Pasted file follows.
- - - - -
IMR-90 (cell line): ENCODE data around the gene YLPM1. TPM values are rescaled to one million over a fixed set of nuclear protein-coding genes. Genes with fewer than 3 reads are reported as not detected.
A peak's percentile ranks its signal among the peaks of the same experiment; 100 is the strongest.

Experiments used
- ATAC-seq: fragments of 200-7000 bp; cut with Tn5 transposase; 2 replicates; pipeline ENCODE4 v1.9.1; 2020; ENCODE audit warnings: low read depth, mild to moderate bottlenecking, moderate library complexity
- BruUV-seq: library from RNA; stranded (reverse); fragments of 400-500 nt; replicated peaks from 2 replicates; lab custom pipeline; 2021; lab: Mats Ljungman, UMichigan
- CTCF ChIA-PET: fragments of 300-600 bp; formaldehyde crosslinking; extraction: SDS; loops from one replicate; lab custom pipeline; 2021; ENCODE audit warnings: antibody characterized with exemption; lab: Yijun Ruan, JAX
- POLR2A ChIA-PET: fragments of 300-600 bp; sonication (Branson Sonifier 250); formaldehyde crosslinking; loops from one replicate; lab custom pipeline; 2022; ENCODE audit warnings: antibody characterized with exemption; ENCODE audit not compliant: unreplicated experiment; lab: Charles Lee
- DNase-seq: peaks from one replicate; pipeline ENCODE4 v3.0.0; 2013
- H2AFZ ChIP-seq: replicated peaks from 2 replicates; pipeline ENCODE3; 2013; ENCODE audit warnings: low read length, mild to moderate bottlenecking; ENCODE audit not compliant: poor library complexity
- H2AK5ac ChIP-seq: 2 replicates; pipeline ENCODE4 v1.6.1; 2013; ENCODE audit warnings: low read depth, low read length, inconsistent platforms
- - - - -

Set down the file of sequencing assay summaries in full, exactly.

IMR-90 (cell line): ENCODE data around the gene YLPM1. TPM values are rescaled to one million over a fixed set of nuclear protein-coding genes. Genes with fewer than 3 reads are reported as not detected.
A peak's percentile ranks its signal among the peaks of the same experiment; 100 is the strongest.

Experiments used
- ATAC-seq: fragments of 200-7000 bp; cut with Tn5 transposase; 2 replicates; pipeline ENCODE4 v1.9.1; 2020; ENCODE audit warnings: low read depth, mild to moderate bottlenecking, moderate library complexity
- BruUV-seq: library from RNA; stranded (reverse); fragments of 400-500 nt; replicated peaks from 2 replicates; lab custom pipeline; 2021; lab: Mats Ljungman, UMichigan
- CTCF ChIA-PET: fragments of 300-600 bp; formaldehyde crosslinking; extraction: SDS; loops from one replicate; lab custom pipeline; 2021; ENCODE audit warnings: antibody characterized with exemption; lab: Yijun Ruan, JAX
- POLR2A ChIA-PET: fragments of 300-600 bp; sonication (Branson Sonifier 250); formaldehyde crosslinking; loops from one replicate; lab custom pipeline; 2022; ENCODE audit warnings: antibody characterized with exemption; ENCODE audit not compliant: unreplicated experiment; lab: Charles Lee
- DNase-seq: peaks from one replicate; pipeline ENCODE4 v3.0.0; 2013
- H2AFZ ChIP-seq: replicated peaks from 2 replicates; pipeline ENCODE3; 2013; ENCODE audit warnings: low read length, mild to moderate bottlenecking; ENCODE audit not compliant: poor library complexity
- H2AK5ac ChIP-seq: 2 replicates; pipeline ENCODE4 v1.6.1; 2013; ENCODE audit warnings: low read depth, low read length, inconsistent platforms